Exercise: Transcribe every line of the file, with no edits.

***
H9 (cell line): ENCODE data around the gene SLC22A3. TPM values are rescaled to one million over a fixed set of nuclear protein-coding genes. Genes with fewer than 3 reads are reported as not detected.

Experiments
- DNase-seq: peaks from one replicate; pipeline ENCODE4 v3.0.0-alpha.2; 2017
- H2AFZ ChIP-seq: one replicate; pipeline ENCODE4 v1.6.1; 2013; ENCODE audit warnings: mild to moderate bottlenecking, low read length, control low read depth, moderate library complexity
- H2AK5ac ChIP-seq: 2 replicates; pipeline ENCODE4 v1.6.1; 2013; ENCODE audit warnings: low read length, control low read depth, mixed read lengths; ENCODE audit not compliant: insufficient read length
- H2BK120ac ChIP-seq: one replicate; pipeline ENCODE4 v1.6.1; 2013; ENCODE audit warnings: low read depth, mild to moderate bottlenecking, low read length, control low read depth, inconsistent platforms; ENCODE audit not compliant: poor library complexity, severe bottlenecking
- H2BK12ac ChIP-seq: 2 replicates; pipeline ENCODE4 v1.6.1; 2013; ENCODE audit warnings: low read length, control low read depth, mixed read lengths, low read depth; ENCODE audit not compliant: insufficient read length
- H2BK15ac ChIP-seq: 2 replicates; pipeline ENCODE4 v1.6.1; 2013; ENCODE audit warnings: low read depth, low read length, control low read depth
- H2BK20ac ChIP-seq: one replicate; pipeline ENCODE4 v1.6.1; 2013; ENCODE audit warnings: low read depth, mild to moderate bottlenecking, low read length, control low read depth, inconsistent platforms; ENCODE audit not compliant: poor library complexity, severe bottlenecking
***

H9 (cell line): ENCODE data around the gene SLC22A3. TPM values are rescaled to one million over a fixed set of nuclear protein-coding genes. Genes with fewer than 3 reads are reported as not detected.

Experiments
- DNase-seq: peaks from one replicate; pipeline ENCODE4 v3.0.0-alpha.2; 2017
- H2AFZ ChIP-seq: one replicate; pipeline ENCODE4 v1.6.1; 2013; ENCODE audit warnings: mild to moderate bottlenecking, low read length, control low read depth, moderate library complexity
- H2AK5ac ChIP-seq: 2 replicates; pipeline ENCODE4 v1.6.1; 2013; ENCODE audit warnings: low read length, control low read depth, mixed read lengths; ENCODE audit not compliant: insufficient read length
- H2BK120ac ChIP-seq: one replicate; pipeline ENCODE4 v1.6.1; 2013; ENCODE audit warnings: low read depth, mild to moderate bottlenecking, low read length, control low read depth, inconsistent platforms; ENCODE audit not compliant: poor library complexity, severe bottlenecking
- H2BK12ac ChIP-seq: 2 replicates; pipeline ENCODE4 v1.6.1; 2013; ENCODE audit warnings: low read length, control low read depth, mixed read lengths, low read depth; ENCODE audit not compliant: insufficient read length
- H2BK15ac ChIP-seq: 2 replicates; pipeline ENCODE4 v1.6.1; 2013; ENCODE audit warnings: low read depth, low read length, control low read depth
- H2BK20ac ChIP-seq: one replicate; pipeline ENCODE4 v1.6.1; 2013; ENCODE audit warnings: low read depth, mild to moderate bottlenecking, low read length, control low read depth, inconsistent platforms; ENCODE audit not compliant: poor library complexity, severe bottlenecking